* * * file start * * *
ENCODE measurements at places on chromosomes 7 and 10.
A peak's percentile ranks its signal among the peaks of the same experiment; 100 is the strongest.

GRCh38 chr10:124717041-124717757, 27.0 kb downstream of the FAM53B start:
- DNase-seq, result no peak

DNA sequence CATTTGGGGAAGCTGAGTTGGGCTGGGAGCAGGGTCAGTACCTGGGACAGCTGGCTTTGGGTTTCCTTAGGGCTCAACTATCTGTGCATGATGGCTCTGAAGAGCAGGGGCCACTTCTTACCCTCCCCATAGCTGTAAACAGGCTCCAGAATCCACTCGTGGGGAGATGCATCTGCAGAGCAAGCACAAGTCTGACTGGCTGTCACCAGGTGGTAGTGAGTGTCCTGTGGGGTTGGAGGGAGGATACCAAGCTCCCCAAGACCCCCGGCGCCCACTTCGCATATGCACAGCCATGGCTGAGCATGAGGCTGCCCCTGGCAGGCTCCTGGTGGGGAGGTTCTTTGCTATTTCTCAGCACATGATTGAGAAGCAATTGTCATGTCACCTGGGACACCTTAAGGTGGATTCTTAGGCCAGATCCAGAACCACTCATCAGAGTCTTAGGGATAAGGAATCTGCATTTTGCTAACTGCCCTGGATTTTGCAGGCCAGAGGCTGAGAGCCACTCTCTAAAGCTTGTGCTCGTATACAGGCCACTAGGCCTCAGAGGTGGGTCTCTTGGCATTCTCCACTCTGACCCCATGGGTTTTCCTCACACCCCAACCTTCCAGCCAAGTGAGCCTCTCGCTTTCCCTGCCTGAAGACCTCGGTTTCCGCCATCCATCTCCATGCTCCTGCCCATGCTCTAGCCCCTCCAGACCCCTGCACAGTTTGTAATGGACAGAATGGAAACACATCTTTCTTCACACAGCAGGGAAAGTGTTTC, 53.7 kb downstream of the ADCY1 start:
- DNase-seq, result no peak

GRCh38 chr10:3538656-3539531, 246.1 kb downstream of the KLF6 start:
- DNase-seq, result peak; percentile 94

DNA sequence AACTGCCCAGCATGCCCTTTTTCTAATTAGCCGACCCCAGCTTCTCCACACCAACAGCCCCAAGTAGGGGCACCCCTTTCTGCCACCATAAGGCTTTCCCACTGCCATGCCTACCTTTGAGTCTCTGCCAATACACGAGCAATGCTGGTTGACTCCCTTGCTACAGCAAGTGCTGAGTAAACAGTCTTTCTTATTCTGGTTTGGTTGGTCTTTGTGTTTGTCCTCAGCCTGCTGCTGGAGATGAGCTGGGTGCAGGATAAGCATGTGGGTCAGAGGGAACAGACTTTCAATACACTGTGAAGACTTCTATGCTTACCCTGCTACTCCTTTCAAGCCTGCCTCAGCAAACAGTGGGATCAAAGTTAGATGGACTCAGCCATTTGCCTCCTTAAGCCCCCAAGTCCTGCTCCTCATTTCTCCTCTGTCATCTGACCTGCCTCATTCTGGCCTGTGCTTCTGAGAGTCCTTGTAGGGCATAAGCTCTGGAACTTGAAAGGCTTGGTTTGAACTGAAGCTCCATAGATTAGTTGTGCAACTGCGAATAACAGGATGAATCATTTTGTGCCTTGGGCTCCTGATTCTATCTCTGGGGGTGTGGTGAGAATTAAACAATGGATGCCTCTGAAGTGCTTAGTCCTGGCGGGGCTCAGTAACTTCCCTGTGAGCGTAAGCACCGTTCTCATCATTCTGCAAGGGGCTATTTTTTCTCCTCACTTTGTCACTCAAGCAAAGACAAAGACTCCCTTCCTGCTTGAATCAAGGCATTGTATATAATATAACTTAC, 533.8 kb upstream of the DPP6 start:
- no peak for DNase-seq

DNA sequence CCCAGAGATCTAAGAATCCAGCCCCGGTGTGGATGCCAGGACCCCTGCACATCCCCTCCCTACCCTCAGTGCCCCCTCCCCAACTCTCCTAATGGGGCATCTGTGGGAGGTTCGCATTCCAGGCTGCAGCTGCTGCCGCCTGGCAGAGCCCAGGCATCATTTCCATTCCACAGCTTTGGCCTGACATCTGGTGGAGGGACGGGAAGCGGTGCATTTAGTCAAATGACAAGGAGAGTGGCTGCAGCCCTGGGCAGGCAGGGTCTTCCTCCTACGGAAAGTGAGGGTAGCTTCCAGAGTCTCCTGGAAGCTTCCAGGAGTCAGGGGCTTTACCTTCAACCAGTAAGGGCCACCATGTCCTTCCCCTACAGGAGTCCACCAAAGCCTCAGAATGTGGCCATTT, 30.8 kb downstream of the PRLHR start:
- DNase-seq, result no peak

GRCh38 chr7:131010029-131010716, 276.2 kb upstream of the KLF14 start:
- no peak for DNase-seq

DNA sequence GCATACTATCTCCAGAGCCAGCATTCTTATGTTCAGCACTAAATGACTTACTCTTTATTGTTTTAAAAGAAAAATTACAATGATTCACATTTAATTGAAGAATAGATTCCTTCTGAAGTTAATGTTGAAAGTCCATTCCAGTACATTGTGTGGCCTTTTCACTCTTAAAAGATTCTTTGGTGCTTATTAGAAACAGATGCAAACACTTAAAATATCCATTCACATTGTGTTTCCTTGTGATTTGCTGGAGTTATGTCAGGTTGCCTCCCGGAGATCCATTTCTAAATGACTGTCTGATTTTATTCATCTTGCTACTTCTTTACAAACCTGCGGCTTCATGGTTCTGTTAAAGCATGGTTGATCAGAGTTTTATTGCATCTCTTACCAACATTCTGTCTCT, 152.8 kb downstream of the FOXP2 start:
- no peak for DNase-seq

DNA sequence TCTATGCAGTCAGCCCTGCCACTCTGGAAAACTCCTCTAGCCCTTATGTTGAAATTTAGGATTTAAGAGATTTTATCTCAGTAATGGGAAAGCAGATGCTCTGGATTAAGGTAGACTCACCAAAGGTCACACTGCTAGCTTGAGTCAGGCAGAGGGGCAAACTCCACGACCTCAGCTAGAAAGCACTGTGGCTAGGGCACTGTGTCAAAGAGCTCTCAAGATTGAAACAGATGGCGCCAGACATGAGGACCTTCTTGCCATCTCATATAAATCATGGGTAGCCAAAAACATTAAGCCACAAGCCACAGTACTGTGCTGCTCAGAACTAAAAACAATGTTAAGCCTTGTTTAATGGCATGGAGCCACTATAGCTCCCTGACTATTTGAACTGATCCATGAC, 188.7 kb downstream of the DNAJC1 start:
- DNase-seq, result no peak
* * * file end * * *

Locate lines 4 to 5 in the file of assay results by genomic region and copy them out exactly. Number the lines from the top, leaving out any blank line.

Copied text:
- DNase-seq, result no peak

DNA sequence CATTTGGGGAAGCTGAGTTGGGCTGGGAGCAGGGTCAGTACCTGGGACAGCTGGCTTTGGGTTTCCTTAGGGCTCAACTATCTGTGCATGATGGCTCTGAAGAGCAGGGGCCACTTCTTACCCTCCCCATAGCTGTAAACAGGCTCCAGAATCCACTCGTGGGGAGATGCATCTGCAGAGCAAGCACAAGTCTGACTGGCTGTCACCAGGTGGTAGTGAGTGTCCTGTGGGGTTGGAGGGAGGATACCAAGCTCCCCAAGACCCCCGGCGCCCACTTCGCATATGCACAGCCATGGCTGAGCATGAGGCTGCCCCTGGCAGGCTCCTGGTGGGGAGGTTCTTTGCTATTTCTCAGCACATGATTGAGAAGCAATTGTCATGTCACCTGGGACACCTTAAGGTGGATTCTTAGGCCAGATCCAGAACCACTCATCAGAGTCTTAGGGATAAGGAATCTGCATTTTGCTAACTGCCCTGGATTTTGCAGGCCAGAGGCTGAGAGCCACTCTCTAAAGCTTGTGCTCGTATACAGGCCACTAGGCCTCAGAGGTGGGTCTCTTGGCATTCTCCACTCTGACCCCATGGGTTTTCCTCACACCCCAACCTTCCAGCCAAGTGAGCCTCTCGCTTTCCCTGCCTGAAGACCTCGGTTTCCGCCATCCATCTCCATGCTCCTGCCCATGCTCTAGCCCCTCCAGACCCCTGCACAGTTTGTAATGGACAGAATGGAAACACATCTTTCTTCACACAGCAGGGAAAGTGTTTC, 53.7 kb downstream of the ADCY1 start: